Synchronicity is a concept introduced by Swiss psychologist Carl Jung, referring to the simultaneous occurrence of events that are meaningfully related but have no discernible causal connection.


Synchronicity suggests that events may be interrelated through a deep, underlying principle that is beyond the scope of traditional cause-and-effect relationships. Essentially, it denotes the existence of a meaningful connection between an individual’s inner experiences and the external world.


Synchronicity is characterized by the following:

  • Acausality: Unlike causal relations, synchronicity does not rely on a linear cause-and-effect sequence. It involves the occurrence of two or more events without any apparent causal relationship.
  • Meaningful Coincidence: Synchronistic events often appear as meaningful coincidences that carry a personal significance or relevance to an individual’s life.
  • Subjective Interpretation: The interpretation of synchronistic events is subjective and based on the individual’s personal experiences, beliefs, and background.
  • Psychological Significance: Synchronicity is often associated with personal growth, self-discovery, and the realization of hidden aspects of one’s psyche.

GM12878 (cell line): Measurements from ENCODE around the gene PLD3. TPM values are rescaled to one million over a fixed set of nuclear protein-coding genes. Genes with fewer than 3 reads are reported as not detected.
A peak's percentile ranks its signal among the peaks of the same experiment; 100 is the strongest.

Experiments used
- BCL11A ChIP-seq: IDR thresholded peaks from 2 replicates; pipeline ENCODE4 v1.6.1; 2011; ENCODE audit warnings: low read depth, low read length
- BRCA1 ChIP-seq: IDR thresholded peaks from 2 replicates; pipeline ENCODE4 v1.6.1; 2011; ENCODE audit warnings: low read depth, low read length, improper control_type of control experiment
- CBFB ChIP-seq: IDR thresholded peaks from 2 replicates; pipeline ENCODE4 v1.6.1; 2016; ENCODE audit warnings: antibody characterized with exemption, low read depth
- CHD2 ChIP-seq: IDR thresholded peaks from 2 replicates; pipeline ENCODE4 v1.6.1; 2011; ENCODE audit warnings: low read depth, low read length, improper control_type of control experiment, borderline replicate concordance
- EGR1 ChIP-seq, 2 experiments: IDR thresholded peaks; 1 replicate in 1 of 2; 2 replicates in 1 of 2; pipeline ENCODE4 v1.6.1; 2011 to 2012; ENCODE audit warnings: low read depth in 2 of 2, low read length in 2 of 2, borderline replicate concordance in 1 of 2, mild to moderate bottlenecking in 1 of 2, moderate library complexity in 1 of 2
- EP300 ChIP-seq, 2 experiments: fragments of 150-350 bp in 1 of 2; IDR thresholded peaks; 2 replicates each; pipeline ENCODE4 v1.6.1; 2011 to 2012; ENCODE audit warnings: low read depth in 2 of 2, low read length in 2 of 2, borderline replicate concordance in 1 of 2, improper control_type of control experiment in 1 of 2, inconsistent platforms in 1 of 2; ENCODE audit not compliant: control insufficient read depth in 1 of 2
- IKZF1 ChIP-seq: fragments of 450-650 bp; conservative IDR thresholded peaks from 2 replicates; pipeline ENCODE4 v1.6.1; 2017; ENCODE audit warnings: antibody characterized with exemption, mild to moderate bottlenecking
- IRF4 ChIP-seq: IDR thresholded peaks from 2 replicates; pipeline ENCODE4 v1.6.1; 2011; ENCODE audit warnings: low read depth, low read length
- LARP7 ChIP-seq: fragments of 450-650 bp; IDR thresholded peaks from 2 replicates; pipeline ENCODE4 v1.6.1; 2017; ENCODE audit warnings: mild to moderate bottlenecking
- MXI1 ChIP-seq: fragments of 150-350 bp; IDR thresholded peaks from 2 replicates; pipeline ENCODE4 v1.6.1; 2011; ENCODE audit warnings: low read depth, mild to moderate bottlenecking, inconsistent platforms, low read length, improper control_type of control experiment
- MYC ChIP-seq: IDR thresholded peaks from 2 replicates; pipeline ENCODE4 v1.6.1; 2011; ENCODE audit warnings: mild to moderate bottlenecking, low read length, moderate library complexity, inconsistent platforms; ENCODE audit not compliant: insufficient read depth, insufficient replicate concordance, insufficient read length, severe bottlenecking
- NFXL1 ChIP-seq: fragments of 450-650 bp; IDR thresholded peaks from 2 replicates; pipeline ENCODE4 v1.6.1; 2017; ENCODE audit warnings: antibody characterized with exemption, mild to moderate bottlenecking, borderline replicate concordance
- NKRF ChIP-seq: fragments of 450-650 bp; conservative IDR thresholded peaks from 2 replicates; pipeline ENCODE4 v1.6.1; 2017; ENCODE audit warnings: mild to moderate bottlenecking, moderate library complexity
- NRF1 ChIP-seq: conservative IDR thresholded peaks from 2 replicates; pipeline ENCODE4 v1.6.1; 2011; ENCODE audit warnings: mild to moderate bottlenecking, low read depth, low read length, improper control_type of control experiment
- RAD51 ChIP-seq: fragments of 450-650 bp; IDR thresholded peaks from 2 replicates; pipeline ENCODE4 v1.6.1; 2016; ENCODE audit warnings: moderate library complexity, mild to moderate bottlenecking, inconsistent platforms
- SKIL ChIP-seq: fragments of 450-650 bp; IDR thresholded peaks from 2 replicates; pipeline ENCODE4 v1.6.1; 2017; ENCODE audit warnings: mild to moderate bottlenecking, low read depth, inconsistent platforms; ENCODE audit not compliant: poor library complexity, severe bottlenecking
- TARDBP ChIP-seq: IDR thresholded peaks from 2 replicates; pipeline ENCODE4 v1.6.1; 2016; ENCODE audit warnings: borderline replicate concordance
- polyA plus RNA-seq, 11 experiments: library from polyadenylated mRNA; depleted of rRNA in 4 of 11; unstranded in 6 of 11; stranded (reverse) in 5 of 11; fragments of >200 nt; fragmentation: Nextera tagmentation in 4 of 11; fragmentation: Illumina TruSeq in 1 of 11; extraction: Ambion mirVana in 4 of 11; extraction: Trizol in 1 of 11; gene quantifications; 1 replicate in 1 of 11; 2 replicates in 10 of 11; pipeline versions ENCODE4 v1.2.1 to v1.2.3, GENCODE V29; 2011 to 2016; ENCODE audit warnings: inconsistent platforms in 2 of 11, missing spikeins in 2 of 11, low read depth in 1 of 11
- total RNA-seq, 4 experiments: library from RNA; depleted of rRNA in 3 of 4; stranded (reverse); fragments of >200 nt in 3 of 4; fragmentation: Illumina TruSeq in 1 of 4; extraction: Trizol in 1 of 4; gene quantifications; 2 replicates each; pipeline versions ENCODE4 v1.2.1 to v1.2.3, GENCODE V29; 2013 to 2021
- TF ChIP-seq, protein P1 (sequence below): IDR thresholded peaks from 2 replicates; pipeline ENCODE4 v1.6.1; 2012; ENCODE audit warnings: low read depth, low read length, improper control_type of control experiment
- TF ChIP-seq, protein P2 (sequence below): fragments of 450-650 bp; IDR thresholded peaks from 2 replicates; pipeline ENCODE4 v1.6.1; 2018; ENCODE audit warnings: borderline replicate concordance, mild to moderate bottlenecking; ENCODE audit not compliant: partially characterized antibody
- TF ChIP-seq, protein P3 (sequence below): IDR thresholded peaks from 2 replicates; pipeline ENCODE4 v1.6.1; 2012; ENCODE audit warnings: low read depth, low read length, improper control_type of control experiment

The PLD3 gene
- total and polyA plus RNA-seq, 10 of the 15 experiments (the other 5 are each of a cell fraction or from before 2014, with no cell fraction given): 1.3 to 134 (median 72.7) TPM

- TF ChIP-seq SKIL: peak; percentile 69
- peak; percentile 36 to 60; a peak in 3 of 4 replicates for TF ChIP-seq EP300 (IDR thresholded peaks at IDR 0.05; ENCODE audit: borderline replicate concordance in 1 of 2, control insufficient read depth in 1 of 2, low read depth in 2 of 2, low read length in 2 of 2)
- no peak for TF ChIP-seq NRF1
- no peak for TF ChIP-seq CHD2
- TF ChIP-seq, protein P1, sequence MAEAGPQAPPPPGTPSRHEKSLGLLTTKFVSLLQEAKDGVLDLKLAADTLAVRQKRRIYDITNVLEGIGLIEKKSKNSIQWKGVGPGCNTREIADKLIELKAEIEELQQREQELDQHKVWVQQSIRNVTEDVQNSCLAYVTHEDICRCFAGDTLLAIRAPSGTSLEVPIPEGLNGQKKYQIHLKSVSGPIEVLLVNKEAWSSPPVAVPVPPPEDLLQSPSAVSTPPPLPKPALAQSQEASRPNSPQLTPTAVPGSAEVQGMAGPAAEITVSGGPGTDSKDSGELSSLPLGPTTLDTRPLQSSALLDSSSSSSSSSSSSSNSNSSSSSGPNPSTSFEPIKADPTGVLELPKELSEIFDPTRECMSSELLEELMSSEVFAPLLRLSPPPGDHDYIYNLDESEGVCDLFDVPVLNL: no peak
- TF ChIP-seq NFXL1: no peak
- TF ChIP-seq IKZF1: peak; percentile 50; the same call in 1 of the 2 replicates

Some common examples of synchronicity include:

  • Thinking of a friend who you haven’t seen in years, and then receiving a phone call or email from them the same day.
  • Frequently encountering references to a particular topic or concept shortly after developing an interest in it.
  • Experiencing a vivid dream that offers guidance or insights, followed by an encounter with a person or situation that mirrors the dream’s content.

Synchronicity provides a framework for exploring the interconnectedness of events and the potential significance of seemingly random occurrences in our lives.